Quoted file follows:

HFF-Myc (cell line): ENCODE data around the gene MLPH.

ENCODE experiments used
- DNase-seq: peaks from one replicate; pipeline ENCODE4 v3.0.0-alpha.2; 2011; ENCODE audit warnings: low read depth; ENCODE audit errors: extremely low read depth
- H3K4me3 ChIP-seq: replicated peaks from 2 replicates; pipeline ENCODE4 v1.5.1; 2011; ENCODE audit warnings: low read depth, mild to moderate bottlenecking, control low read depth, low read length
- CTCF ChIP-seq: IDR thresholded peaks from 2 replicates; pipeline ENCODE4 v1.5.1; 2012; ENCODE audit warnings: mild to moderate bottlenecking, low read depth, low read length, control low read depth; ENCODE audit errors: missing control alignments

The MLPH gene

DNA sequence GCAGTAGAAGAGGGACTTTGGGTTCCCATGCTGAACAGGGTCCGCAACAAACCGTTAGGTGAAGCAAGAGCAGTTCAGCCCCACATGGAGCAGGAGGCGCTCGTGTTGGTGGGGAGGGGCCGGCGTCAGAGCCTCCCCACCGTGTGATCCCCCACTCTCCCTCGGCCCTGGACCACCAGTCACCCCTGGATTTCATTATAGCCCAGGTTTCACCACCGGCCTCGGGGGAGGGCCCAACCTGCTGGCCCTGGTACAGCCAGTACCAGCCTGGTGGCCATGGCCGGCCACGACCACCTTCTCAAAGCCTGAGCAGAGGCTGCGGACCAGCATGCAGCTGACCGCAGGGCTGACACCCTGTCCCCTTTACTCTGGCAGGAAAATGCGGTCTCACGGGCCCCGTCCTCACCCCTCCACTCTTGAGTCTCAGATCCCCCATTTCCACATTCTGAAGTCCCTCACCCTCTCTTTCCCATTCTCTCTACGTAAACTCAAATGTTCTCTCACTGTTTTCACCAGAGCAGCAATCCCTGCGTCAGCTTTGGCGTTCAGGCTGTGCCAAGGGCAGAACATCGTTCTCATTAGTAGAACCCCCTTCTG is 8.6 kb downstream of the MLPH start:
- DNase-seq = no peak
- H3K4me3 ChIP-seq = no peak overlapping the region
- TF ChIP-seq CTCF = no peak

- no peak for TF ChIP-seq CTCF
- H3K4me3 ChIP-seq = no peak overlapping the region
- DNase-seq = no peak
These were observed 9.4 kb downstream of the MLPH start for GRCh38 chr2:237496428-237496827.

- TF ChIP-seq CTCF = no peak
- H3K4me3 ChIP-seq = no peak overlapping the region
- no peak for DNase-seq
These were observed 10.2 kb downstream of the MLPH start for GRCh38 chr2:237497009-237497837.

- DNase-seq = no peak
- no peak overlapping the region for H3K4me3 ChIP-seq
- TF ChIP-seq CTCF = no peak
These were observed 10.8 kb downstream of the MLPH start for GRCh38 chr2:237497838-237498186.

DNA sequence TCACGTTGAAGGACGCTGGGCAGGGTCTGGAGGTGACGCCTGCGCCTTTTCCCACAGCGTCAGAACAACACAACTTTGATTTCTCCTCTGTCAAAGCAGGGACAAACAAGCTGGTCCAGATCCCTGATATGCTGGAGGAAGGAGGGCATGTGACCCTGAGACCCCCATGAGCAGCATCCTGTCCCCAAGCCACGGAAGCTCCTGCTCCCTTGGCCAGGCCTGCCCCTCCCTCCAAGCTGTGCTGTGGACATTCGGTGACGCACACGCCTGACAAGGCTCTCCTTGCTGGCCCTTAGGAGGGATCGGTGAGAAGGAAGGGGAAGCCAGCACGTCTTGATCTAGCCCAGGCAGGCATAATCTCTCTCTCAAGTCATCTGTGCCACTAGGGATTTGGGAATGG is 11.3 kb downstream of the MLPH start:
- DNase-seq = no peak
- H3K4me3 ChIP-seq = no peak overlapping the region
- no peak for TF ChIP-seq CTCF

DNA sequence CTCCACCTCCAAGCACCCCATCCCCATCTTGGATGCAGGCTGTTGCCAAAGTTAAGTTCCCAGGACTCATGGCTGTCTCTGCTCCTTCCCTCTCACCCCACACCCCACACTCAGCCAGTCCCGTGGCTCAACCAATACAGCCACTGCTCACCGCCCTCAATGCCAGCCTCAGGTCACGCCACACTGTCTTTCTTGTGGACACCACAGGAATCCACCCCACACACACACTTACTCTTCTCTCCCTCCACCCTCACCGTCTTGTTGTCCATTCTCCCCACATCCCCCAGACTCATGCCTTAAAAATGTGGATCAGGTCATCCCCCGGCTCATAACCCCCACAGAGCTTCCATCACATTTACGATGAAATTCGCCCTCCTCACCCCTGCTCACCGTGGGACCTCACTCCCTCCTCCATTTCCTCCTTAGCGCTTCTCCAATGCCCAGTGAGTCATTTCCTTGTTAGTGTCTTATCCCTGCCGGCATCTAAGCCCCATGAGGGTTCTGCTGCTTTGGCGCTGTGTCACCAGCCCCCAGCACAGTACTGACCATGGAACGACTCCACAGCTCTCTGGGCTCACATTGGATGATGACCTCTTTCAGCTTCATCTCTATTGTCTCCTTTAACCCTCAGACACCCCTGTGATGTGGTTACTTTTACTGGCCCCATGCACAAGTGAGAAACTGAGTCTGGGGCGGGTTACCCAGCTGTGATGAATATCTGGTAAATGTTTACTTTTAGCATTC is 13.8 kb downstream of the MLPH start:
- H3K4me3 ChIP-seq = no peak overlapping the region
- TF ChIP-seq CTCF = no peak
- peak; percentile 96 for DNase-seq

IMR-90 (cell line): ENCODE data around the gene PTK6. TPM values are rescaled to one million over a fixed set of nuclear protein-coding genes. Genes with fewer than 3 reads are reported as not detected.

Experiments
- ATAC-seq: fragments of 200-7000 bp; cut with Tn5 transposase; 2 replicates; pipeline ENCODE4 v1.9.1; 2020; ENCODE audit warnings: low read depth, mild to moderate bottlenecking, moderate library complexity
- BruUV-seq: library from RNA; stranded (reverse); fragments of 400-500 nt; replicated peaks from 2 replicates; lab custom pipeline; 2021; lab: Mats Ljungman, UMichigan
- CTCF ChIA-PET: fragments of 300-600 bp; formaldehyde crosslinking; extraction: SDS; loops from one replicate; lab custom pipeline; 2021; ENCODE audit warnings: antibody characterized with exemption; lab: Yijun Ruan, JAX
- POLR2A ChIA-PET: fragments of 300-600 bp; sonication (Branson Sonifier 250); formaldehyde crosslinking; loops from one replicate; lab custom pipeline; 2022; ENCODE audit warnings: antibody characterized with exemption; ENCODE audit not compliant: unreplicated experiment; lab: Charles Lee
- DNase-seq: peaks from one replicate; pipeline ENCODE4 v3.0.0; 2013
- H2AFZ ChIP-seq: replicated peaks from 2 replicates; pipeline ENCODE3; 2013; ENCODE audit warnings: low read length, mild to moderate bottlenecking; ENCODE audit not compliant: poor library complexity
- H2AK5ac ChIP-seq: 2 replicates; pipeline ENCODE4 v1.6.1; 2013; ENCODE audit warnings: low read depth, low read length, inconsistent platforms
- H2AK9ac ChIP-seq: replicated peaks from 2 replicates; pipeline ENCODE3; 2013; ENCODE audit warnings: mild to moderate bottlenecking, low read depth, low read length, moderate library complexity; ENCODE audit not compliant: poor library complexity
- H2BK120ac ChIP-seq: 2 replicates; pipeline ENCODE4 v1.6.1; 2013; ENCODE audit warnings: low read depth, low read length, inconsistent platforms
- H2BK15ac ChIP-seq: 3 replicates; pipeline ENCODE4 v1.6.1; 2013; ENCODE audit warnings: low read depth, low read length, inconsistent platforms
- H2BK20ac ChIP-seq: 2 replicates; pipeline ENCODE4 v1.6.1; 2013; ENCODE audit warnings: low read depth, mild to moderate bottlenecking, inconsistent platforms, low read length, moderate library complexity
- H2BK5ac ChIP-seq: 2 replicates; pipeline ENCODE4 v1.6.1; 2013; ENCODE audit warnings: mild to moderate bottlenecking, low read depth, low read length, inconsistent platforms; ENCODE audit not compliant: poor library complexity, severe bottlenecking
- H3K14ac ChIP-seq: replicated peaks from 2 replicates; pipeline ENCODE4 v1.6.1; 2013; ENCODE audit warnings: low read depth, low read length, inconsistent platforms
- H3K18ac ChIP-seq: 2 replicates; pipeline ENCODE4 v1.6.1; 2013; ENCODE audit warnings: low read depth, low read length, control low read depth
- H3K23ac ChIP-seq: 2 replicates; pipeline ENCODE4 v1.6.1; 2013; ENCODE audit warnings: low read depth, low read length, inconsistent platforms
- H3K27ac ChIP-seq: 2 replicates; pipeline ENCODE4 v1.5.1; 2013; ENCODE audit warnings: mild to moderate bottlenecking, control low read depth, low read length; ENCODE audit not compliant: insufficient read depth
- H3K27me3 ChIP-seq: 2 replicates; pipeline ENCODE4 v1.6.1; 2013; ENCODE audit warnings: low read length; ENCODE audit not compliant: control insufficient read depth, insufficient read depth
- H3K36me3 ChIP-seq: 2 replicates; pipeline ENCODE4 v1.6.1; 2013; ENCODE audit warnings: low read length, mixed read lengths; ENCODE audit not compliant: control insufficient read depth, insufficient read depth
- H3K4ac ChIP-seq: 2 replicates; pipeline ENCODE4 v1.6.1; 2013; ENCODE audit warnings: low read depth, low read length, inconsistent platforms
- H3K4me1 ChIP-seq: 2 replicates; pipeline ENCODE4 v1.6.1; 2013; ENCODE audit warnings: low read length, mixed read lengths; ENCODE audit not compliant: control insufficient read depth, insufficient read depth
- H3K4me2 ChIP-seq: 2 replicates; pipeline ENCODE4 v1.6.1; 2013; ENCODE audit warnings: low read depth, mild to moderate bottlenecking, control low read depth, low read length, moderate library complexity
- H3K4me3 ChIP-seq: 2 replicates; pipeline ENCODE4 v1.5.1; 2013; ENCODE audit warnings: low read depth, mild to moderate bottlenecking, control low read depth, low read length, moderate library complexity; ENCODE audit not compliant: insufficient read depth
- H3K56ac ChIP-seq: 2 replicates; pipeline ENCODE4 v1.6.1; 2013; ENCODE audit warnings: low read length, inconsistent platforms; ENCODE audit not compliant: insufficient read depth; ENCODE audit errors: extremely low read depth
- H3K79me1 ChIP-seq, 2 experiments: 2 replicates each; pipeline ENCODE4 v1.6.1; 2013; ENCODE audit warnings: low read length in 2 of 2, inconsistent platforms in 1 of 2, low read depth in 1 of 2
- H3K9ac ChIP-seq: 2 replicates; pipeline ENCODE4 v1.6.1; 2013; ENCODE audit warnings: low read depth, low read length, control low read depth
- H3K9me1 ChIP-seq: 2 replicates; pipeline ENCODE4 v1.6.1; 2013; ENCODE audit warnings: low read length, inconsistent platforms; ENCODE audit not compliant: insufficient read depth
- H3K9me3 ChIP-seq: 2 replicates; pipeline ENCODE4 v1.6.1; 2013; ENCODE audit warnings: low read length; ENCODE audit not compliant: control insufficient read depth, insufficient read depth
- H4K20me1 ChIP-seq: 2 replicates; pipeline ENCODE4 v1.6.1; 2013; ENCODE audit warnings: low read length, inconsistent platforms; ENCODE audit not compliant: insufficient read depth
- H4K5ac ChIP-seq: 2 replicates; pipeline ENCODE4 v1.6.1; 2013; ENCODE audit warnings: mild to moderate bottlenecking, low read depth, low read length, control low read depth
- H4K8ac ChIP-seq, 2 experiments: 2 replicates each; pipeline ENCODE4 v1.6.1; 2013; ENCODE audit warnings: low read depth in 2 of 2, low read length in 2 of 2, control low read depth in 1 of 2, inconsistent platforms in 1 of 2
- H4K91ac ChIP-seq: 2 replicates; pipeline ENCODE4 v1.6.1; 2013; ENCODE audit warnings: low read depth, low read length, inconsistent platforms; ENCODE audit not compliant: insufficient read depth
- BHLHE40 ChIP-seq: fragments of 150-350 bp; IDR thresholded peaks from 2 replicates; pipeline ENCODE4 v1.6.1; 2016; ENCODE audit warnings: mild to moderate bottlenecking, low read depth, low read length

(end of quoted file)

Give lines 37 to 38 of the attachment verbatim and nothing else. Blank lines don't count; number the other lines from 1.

- DNase-seq: peaks from one replicate; pipeline ENCODE4 v3.0.0; 2013
- H2AFZ ChIP-seq: replicated peaks from 2 replicates; pipeline ENCODE3; 2013; ENCODE audit warnings: low read length, mild to moderate bottlenecking; ENCODE audit not compliant: poor library complexity